Spouses inheriting an annuity could save £10,000 in tax says Aviva

3rd December 2014

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People inheriting an annuity, mostly from their spouse, could save up to £10,000 in tax, based on today’s Autumn Statement announcement.

From 6th April next year, ongoing annuity income will be paid tax-free to your spouse or civil partner, if you die before age 75 and had originally bought a joint life annuity.

Julie Hutchison, savings and tax expert at Standard Life says: “We know many of our customers review and plan their finances at a household rather than individual level, so these announcements are great news.  Taken together with the new flexible rules for pensions coming next year, including the way they can be cascaded down the generations in future- this is great news for savers. The framework to resurrect a savings culture is taking shape.”

Insurer Aviva says average annuity inheritors given an average purchase price of £38,600 and average life expectancy) could save up to £10,000 in tax, based on today’s announcement. This assumes the inheritor is aged 60.

How much is this worth?

Aviva says the worth of the change depends upon the inheritor’s gender, age at which they inherit and whether they live shorter or longer than average. It also depends on the proportion of the original pension they inherit e.g. 50%, 66%, 100% and their marginal tax rate. The tables on the following pages set out the tax saved by the beneficiary by gender, age of inheritance and proportion of pension received.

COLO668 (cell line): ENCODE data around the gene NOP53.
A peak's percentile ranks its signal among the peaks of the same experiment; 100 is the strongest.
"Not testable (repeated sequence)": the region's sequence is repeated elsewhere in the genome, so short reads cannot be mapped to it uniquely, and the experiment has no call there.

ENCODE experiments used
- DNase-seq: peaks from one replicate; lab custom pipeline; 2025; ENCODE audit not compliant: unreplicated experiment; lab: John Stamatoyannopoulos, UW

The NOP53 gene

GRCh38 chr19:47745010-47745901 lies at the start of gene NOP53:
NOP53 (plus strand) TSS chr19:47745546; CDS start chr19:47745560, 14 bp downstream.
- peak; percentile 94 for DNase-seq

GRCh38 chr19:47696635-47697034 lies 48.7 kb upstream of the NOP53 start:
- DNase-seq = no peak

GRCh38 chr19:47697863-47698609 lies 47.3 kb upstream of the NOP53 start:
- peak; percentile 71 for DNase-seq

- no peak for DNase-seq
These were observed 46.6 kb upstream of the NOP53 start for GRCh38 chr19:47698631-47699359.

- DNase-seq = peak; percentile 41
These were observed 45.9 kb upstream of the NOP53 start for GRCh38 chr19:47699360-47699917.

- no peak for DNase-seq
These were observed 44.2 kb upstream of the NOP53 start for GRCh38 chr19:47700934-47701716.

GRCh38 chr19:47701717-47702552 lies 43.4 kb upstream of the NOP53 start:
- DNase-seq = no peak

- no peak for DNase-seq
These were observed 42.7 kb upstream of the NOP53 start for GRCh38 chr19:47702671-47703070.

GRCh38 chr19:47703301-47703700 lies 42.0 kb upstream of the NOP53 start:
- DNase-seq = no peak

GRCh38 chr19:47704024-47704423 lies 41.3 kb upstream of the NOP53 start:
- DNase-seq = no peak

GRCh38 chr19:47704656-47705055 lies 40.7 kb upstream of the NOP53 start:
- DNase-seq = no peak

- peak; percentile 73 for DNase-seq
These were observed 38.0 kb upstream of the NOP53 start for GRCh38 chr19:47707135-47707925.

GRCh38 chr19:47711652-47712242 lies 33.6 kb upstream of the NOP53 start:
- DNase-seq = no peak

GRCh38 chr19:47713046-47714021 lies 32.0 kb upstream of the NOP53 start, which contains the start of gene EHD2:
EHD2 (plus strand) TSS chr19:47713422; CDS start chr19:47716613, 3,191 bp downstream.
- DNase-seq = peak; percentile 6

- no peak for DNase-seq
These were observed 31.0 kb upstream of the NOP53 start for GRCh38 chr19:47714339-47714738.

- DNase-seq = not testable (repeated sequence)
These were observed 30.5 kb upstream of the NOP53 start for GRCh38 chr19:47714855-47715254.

All figures are based on the average annuity purchase price of £38,600*1 and average life expectancy of annuitants *2

John Lawson, Head of Policy, Retirement Solutions, Aviva says: “This is good news and puts annuity tax treatment on the same footing as drawdown. This is important because we were concerned people may have made the wrong choice because one option had a different tax treatment. It also means that spouses who inherit when they are younger, when their partner dies before age 75, could save thousands of pounds in tax.”

Aviva says that when people are making important choices about whether to take a guaranteed income or a flexible non-guaranteed income, both options should be treated equally from a tax standpoint to avoid skewing people’s decisions for the wrong reasons. For example, the firm says someone whose needs are best met with a guaranteed income should not be persuaded to take a non-guaranteed income just because the tax rate on death looks more advantageous.

Female inheritors

Female inheritor age 60
Percentage inherited

50%

66%

100%

Monthly income inherited

 £              79.00

 £           102.30

 £            150.00

Life expectancy (years)

88.07

88.07

88.07

Period payable for (years)

28.07

28.07

28.07

Amount received (total)

 £      26,610.36

 £     34,458.73

 £      50,526.00

Tax saved (20%)

 £         5,322.07

 £       6,891.75

 £      10,105.20

Female inheritor age 65
Percentage inherited

50%

66%

100%

Monthly income inherited

 £              86.50

 £           111.54

 £            162.00

Life expectancy (years)

88.28

88.28

88.28

Period payable for (years)

23.28

23.28

23.28

Amount received (total)

 £      24,164.64

 £     31,159.81

 £      45,256.32

Tax saved (20%)

 £         4,832.93

 £       6,231.96

 £        9,051.26

Female inheritor age 70
Percentage inherited

50%

66%

100%

Monthly income inherited

 £              99.50

 £           127.38

 £            184.00

Life expectancy (years)

88.64

88.64

88.64

Period payable for (years)

18.64

18.64

18.64

Amount received (total)

 £      22,256.16

 £     28,492.36

 £      41,157.12

Tax saved (20%)

 £         4,451.23

 £       5,698.47

 £        8,231.42

 

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